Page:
I was in 4th grade when I first saw the movie 20 Million Miles to Earth. I cannot stress enough the effect this 1957 gem had on me except to say that it made me want to become a writer. While I was already addicted to story from my exposure to the Robert Louis Stevenson novels Kidnapped and Treasure Island, I hadn’t yet come to understand the idea that someone actually wrote stories. But, for some reason I still don’t quite fathom, it clicked in my tiny 9 year old head that day that a person could make up stories and write them down.
The story that I wrote that day, my first, was oddly similar to 20 Million Miles to Earth, but that’s what young writers do. They begin by imitating and then slowly branch out on their own. My mother read this hand written and illustrated masterpiece and promptly pronounced the thing wonderful. This is what mothers do. They encourage with praise. What you need to balance that good-hearted affection is some honest praise.
Full disclosure: my mother is an editor by profession and she kindly edits every manuscript I produce. She loves everything I write – she has to, she’s my mother – but it’s easy to tell she loves some more than others. With moms, you don’t get something like, “This character is shallow and his actions are unmotivated. Overall, the story is slow and uninteresting.” What you get instead is damned by faint praise. Also, she’s savage with that blue pen.
How does honest praise differ from the praise you get from your mom, your friends and your family? For one thing, it has much more information than actual praise in it. “I like your voice and you manage to move the story along quickly (most of the time) but…” and that “but” is followed by several paragraphs of pushback. That pushback is what you’re really looking for from any letter that doesn’t start with, “Congratulations…”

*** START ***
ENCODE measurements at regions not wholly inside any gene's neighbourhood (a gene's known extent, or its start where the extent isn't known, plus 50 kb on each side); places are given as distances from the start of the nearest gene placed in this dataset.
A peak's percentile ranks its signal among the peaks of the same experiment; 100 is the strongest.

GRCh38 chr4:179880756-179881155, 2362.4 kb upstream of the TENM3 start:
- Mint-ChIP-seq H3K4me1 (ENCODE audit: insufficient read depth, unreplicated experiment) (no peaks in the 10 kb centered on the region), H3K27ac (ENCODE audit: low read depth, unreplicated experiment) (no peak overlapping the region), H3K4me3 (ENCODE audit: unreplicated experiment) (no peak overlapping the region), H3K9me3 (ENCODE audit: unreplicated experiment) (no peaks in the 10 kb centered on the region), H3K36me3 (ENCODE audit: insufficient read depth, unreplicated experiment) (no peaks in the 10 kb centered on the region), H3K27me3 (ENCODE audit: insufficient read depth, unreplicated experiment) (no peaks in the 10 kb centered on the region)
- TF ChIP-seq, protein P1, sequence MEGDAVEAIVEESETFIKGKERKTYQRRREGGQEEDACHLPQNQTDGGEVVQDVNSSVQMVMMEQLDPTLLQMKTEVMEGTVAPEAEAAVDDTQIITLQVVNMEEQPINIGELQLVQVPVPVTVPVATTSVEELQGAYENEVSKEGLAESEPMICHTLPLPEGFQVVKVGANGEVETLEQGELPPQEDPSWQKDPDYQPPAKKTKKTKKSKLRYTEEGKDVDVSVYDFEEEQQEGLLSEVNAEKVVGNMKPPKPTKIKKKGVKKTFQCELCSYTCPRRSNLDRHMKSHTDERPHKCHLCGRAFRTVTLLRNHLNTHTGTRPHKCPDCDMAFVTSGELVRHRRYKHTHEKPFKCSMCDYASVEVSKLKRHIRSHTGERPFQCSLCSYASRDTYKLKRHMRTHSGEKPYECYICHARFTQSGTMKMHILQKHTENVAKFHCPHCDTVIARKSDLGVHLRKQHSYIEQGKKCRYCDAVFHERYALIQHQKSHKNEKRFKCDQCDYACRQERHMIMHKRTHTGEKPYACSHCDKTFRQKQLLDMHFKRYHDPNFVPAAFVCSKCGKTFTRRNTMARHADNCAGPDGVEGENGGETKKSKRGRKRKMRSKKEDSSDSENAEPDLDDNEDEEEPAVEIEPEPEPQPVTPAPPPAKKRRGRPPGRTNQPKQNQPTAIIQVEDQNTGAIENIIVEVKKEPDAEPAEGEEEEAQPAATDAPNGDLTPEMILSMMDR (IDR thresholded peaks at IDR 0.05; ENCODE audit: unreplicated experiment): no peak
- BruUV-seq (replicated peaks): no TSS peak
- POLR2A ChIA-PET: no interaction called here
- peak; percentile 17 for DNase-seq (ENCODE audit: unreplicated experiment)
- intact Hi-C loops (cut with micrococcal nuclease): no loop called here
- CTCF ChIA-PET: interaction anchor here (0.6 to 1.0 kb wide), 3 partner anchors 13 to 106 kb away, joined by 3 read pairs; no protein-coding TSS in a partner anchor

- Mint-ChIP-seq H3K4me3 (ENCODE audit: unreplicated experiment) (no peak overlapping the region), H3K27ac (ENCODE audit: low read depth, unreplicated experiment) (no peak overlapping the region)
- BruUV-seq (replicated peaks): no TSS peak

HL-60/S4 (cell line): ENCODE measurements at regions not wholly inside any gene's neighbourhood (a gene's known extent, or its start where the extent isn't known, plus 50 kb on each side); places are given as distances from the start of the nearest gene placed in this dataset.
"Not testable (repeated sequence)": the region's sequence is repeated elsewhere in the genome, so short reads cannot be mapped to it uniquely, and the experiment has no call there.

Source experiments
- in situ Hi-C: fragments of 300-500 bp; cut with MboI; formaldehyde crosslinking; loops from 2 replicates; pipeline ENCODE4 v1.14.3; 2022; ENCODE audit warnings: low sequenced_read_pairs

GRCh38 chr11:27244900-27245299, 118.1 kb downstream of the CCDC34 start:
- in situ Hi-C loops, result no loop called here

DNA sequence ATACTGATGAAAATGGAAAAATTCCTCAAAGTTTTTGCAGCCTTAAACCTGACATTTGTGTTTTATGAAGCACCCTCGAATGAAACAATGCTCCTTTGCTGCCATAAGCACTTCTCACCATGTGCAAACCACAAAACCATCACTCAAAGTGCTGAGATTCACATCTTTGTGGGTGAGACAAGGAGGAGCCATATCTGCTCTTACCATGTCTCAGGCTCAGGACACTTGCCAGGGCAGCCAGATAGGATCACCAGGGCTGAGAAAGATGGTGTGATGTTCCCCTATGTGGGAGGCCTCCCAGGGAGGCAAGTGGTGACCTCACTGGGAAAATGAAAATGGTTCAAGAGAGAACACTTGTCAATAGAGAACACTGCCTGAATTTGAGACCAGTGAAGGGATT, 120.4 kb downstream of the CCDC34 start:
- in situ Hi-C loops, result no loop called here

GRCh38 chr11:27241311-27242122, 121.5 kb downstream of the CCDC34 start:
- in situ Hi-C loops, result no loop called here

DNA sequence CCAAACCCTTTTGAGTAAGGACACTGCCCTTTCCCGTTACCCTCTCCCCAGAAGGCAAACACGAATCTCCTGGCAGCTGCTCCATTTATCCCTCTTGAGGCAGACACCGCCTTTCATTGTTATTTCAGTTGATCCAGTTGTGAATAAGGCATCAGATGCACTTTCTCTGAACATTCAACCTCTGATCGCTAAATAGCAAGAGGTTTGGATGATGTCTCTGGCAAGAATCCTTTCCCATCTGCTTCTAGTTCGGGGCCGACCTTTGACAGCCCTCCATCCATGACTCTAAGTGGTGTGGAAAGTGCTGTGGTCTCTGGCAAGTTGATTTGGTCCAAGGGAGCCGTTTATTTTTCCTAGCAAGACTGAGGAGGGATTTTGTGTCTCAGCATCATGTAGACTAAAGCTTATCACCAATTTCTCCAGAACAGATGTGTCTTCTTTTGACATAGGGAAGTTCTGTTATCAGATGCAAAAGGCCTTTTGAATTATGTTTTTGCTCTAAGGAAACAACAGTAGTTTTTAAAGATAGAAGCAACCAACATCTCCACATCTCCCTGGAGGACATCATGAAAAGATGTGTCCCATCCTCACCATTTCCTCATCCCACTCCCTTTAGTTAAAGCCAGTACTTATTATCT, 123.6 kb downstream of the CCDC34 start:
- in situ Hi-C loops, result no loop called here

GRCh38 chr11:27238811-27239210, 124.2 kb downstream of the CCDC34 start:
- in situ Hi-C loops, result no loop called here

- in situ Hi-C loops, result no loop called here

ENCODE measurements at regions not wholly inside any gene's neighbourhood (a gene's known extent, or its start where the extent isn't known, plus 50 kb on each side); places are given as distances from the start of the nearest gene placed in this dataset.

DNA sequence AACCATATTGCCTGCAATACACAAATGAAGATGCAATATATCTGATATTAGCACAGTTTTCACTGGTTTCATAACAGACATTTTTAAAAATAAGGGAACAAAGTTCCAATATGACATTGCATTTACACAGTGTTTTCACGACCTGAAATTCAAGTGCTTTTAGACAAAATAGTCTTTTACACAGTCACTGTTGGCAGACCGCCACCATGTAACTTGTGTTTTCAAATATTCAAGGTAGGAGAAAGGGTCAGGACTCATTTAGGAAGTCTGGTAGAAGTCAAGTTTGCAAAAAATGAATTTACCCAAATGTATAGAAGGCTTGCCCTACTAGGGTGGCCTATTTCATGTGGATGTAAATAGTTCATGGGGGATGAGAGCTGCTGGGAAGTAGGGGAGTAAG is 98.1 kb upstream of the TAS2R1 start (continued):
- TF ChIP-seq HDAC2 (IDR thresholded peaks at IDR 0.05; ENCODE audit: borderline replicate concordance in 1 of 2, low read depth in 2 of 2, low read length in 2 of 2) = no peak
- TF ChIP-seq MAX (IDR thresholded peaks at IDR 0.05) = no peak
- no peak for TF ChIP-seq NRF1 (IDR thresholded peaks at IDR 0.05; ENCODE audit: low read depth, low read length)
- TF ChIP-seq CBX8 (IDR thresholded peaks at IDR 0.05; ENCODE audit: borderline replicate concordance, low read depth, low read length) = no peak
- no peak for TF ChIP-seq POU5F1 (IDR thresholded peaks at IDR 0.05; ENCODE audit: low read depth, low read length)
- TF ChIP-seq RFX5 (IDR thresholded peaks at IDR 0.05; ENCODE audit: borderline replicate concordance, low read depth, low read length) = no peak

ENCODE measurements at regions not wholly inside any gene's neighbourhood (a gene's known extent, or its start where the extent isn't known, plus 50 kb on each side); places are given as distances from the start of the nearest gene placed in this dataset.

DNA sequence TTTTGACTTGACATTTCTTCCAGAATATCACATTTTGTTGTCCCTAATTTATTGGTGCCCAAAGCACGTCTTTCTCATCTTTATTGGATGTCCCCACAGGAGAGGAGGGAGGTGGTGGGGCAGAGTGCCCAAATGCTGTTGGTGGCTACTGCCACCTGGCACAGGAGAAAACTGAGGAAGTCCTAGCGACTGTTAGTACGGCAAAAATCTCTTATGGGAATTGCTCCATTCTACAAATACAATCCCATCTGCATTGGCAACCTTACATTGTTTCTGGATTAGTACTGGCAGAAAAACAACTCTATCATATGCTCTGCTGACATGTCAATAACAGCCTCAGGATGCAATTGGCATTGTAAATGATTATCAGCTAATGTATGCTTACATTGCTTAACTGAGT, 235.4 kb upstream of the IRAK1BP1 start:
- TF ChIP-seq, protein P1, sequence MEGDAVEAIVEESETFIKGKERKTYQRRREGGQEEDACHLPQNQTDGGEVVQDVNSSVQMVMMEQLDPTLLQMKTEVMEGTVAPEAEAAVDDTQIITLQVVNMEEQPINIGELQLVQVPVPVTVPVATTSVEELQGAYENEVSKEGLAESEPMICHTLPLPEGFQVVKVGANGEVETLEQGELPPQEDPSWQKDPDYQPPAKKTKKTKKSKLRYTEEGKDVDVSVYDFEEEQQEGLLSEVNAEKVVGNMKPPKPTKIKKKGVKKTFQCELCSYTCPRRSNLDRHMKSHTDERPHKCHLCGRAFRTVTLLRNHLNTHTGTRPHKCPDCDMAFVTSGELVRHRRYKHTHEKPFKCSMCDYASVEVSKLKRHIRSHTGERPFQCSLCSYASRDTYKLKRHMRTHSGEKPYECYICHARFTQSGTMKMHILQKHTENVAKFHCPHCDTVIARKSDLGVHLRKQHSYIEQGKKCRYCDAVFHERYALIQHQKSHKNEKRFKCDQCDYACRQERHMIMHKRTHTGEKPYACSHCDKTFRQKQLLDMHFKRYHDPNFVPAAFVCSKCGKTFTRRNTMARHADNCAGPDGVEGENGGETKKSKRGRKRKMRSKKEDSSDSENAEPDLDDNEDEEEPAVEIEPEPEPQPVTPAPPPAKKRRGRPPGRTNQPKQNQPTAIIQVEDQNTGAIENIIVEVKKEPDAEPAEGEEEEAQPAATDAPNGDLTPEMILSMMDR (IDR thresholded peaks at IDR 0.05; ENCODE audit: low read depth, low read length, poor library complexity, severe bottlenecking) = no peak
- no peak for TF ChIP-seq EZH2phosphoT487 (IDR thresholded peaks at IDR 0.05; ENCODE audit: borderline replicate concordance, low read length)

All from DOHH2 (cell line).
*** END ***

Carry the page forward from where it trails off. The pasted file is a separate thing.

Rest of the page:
The most important honest praise you can get comes in high school. As a teenager, your brain is suffused with dopamine, a chemical that causes you to believe every experience you have and every thought you think have literally never happened to anyone else before. As a result, you have a tendency to think your writing is not just awesome but a world altering cultural event. This is your own internal over praising engine. You can’t blame anyone but evolution for this.
High school honest praise needs to keep the dream alive while banking the flames of egotism as much as possible. For me, this came from an English teacher who read everything I wrote, found some valid positive feedback and then followed it with paragraphs of pushback. Except for one running argument about whether a drunk’s guts could scream for a drink of whiskey (Him: guts don’t have a mouth. Me: it’s a metaphor) I got a lot of good information from him. If only I had paid attention to any of that good information instead of the praise I so hungered for.
I may not have listened to Mr. Huddleston back then but I’m listening to him now. At least the stuff I can remember.